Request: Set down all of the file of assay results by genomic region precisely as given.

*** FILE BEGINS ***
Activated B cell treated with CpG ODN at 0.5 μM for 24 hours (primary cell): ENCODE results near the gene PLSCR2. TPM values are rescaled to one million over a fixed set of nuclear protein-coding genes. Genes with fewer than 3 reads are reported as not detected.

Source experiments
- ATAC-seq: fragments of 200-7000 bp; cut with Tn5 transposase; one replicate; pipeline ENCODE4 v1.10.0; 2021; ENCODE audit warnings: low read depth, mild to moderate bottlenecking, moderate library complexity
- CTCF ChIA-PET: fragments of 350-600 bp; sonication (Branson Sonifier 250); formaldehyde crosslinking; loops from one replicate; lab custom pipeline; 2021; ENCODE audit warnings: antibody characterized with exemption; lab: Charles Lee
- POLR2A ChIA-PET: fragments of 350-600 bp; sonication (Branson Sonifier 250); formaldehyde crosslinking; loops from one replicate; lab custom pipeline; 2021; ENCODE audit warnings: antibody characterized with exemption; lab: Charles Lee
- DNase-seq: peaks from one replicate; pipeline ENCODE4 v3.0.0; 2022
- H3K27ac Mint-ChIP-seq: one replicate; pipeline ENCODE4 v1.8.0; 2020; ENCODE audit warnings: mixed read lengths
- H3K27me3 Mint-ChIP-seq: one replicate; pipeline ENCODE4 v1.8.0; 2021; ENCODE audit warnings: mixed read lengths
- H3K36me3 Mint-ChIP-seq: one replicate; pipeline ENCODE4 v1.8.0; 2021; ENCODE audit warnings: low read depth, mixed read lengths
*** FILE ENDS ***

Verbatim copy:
Activated B cell treated with CpG ODN at 0.5 μM for 24 hours (primary cell): ENCODE results near the gene PLSCR2. TPM values are rescaled to one million over a fixed set of nuclear protein-coding genes. Genes with fewer than 3 reads are reported as not detected.

Source experiments
- ATAC-seq: fragments of 200-7000 bp; cut with Tn5 transposase; one replicate; pipeline ENCODE4 v1.10.0; 2021; ENCODE audit warnings: low read depth, mild to moderate bottlenecking, moderate library complexity
- CTCF ChIA-PET: fragments of 350-600 bp; sonication (Branson Sonifier 250); formaldehyde crosslinking; loops from one replicate; lab custom pipeline; 2021; ENCODE audit warnings: antibody characterized with exemption; lab: Charles Lee
- POLR2A ChIA-PET: fragments of 350-600 bp; sonication (Branson Sonifier 250); formaldehyde crosslinking; loops from one replicate; lab custom pipeline; 2021; ENCODE audit warnings: antibody characterized with exemption; lab: Charles Lee
- DNase-seq: peaks from one replicate; pipeline ENCODE4 v3.0.0; 2022
- H3K27ac Mint-ChIP-seq: one replicate; pipeline ENCODE4 v1.8.0; 2020; ENCODE audit warnings: mixed read lengths
- H3K27me3 Mint-ChIP-seq: one replicate; pipeline ENCODE4 v1.8.0; 2021; ENCODE audit warnings: mixed read lengths
- H3K36me3 Mint-ChIP-seq: one replicate; pipeline ENCODE4 v1.8.0; 2021; ENCODE audit warnings: low read depth, mixed read lengths